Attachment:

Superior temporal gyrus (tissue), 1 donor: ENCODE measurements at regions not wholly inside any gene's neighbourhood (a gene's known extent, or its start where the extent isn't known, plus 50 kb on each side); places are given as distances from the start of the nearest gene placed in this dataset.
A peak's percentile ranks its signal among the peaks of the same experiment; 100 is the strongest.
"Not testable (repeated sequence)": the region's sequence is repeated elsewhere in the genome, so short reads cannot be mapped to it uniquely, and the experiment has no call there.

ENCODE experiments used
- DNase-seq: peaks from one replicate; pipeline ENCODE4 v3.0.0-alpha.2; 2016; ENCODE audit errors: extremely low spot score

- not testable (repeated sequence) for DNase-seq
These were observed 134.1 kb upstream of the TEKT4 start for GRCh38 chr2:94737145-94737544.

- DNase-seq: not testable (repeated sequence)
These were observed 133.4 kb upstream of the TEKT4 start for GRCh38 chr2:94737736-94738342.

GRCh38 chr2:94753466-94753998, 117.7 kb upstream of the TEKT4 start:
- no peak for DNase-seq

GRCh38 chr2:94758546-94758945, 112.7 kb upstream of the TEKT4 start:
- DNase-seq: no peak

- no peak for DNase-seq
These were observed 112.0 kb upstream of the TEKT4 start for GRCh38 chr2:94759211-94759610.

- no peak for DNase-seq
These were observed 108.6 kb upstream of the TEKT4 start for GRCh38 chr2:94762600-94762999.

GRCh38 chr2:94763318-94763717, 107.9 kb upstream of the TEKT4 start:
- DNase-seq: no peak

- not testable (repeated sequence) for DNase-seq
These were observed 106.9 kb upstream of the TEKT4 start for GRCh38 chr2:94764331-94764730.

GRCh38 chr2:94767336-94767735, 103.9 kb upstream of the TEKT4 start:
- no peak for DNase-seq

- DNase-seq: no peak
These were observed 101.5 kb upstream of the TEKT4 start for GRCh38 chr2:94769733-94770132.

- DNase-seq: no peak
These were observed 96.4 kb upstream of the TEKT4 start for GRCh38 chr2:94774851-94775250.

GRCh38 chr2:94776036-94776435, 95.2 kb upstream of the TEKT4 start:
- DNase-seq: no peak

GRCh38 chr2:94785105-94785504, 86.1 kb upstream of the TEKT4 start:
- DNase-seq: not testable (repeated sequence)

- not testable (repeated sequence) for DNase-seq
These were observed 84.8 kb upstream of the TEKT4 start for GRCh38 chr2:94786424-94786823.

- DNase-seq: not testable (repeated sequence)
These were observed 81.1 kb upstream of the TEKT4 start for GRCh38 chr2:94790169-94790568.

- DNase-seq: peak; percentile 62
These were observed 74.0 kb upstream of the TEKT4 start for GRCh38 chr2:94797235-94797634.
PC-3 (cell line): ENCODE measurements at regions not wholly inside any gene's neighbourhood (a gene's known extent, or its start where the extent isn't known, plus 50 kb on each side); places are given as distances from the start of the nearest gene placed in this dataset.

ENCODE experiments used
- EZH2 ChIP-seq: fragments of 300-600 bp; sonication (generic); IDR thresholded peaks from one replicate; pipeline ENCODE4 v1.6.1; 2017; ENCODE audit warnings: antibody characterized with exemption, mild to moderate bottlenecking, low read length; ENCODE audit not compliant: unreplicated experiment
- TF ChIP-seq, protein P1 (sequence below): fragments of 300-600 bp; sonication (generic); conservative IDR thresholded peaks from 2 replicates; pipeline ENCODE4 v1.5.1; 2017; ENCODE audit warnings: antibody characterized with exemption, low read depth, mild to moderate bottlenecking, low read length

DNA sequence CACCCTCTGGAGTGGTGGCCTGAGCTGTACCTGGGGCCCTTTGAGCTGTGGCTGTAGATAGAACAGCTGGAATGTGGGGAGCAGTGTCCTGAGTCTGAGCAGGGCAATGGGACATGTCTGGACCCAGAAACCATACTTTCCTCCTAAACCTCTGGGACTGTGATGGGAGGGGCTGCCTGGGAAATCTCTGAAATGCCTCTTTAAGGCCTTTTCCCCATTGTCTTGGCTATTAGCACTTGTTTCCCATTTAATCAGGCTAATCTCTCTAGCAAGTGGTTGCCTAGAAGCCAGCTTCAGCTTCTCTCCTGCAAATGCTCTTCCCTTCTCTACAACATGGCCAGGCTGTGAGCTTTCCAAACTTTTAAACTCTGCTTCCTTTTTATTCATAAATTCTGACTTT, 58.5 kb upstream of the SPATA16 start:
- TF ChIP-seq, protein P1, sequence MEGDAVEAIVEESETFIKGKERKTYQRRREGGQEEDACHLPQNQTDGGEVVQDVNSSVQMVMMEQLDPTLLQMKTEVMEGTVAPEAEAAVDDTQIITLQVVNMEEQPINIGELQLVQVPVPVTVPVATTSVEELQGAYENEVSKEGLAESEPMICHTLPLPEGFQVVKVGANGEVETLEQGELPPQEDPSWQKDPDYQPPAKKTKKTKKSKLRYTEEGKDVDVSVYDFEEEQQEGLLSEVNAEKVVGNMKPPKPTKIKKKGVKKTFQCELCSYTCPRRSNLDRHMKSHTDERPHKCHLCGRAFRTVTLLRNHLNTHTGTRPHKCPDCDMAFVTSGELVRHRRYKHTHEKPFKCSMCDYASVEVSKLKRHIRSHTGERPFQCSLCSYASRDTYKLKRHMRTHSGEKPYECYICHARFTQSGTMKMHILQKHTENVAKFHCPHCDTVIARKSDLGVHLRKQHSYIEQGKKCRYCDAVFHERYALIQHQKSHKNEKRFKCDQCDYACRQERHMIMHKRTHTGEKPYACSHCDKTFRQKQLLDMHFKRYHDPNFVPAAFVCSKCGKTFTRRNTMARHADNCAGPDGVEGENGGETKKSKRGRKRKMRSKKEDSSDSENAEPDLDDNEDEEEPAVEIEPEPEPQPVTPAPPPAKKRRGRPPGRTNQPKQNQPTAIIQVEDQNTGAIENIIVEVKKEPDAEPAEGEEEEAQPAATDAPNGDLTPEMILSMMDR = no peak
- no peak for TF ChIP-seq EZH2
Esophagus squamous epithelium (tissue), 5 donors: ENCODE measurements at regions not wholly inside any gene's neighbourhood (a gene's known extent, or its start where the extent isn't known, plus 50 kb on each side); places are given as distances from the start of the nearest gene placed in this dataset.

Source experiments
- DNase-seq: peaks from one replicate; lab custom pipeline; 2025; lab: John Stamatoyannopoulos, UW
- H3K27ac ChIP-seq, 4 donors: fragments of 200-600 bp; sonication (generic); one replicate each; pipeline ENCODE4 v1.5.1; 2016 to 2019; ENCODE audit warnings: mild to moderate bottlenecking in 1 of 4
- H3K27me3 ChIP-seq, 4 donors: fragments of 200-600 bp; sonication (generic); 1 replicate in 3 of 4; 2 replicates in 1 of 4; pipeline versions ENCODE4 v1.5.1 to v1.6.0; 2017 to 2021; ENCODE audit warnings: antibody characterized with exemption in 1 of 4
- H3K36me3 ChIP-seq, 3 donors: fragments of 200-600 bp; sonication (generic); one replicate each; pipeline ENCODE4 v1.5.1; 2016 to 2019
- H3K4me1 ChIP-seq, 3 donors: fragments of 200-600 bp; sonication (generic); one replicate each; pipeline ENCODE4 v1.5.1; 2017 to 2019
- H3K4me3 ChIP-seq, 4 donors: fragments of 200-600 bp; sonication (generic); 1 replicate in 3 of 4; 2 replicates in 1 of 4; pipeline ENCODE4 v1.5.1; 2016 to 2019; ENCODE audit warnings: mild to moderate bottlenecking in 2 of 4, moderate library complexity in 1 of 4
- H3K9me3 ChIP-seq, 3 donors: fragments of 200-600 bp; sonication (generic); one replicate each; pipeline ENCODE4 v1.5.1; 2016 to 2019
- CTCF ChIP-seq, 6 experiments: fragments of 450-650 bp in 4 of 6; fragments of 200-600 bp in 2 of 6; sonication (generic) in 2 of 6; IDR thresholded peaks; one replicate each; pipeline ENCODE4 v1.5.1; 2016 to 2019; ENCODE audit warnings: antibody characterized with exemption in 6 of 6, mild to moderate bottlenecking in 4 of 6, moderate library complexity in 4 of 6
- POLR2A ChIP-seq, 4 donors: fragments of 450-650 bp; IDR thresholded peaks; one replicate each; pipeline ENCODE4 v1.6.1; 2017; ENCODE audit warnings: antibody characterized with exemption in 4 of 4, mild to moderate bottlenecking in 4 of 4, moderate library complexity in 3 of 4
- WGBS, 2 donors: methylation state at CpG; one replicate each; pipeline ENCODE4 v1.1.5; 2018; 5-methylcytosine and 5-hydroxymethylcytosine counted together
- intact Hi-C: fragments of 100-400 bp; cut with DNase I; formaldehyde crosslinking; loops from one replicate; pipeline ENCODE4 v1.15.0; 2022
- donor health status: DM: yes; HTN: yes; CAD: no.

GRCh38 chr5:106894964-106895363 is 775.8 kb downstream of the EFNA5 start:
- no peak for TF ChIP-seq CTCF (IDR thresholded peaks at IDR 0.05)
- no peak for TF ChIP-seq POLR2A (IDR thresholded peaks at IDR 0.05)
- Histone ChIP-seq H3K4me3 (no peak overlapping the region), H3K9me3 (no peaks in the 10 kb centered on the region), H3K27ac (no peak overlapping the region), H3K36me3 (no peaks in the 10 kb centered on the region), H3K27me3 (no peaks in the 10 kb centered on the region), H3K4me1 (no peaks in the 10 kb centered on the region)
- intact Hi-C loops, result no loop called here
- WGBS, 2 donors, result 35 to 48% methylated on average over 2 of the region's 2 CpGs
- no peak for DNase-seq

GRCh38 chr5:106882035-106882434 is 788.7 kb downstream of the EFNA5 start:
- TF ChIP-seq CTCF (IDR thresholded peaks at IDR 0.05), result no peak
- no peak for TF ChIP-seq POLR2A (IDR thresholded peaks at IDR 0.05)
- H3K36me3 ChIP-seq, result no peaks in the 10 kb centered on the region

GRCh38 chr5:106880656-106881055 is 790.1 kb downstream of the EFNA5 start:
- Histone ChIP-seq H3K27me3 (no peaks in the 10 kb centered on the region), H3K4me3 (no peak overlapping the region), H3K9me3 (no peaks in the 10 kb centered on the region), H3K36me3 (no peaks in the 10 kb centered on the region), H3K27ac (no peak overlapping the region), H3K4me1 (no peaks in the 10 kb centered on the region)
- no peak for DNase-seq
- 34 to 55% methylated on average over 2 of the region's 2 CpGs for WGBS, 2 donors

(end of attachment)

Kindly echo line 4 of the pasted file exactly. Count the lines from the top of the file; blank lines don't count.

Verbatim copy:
ENCODE experiments used